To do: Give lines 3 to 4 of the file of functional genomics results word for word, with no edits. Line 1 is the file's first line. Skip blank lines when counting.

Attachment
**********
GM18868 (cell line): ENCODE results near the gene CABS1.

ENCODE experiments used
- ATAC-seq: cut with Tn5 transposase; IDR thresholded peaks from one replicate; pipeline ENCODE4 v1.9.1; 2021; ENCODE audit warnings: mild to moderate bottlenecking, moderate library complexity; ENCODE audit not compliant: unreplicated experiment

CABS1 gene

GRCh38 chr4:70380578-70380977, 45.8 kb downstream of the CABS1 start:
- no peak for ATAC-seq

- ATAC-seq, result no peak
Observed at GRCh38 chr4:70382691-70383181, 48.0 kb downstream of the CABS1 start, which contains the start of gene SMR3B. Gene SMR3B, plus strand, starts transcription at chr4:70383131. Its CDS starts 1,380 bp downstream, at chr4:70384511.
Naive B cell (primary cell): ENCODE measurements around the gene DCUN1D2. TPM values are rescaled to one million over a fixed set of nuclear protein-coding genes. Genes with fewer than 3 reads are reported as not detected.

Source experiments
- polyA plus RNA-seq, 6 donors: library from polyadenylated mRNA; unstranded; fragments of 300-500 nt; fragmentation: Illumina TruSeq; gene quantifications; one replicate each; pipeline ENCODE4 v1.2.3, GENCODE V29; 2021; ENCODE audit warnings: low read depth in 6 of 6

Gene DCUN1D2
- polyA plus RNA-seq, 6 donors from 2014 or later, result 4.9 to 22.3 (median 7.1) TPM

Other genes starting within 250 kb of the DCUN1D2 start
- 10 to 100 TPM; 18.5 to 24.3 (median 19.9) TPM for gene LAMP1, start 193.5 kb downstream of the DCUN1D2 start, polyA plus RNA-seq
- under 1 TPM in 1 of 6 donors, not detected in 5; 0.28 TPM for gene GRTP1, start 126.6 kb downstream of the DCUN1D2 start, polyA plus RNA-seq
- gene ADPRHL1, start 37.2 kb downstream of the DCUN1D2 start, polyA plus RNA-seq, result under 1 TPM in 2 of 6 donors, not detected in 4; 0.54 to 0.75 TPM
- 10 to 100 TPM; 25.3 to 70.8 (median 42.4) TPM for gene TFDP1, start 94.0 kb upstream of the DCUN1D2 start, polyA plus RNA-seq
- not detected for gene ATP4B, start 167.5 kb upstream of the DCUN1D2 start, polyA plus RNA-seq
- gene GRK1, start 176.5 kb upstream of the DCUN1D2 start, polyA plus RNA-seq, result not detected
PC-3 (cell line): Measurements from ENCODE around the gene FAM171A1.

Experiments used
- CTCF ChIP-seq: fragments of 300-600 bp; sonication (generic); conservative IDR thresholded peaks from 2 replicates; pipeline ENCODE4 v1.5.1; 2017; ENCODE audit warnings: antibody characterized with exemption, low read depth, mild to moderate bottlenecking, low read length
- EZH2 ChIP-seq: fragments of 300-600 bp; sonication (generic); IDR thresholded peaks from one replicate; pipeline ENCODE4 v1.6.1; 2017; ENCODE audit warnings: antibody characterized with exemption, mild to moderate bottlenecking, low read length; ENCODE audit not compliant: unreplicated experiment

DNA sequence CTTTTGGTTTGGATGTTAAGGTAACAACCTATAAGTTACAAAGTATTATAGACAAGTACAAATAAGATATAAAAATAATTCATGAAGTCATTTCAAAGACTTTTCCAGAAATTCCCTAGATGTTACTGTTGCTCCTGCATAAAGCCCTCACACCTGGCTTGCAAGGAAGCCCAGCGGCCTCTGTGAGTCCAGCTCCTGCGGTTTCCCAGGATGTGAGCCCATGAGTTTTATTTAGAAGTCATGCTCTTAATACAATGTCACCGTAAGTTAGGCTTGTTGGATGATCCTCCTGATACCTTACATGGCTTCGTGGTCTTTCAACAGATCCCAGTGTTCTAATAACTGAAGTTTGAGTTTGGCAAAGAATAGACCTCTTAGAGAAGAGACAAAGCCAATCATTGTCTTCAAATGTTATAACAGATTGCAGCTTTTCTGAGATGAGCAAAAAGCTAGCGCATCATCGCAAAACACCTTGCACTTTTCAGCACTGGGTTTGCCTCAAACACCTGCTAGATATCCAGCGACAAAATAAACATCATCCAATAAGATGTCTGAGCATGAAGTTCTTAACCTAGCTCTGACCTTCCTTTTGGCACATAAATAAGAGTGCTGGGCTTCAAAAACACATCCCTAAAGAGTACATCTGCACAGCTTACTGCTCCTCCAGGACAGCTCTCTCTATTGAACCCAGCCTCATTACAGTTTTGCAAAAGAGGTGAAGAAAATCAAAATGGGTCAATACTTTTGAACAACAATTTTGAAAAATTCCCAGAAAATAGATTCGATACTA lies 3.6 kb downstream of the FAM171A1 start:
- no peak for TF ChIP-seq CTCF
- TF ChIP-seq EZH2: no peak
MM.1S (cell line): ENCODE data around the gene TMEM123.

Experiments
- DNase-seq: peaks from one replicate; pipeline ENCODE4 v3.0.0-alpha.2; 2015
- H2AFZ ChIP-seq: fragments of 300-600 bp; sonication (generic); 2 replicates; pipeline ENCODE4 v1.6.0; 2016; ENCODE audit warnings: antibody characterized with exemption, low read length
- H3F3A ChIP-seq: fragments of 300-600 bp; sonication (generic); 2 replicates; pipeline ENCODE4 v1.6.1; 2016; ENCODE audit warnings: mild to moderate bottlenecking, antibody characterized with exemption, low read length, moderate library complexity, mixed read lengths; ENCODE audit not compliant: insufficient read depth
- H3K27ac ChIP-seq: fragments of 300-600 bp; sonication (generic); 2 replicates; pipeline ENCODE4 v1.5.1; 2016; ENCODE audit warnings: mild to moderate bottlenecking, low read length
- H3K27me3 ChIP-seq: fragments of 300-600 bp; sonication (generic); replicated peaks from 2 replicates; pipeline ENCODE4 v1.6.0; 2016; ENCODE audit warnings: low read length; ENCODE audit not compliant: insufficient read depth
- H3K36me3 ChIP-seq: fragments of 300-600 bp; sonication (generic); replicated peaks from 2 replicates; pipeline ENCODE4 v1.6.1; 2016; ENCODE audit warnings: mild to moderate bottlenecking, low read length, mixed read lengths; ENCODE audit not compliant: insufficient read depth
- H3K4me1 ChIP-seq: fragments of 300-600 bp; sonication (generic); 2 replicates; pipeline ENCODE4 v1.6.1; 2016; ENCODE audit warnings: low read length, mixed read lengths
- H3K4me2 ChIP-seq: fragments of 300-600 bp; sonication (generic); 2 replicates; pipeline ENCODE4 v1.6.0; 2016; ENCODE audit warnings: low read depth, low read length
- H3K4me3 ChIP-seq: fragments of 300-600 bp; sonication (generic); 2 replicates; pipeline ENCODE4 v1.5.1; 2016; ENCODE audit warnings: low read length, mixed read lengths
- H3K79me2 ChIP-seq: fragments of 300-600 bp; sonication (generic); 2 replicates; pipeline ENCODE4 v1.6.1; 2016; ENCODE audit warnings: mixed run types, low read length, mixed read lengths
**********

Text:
- ATAC-seq: cut with Tn5 transposase; IDR thresholded peaks from one replicate; pipeline ENCODE4 v1.9.1; 2021; ENCODE audit warnings: mild to moderate bottlenecking, moderate library complexity; ENCODE audit not compliant: unreplicated experiment

CABS1 gene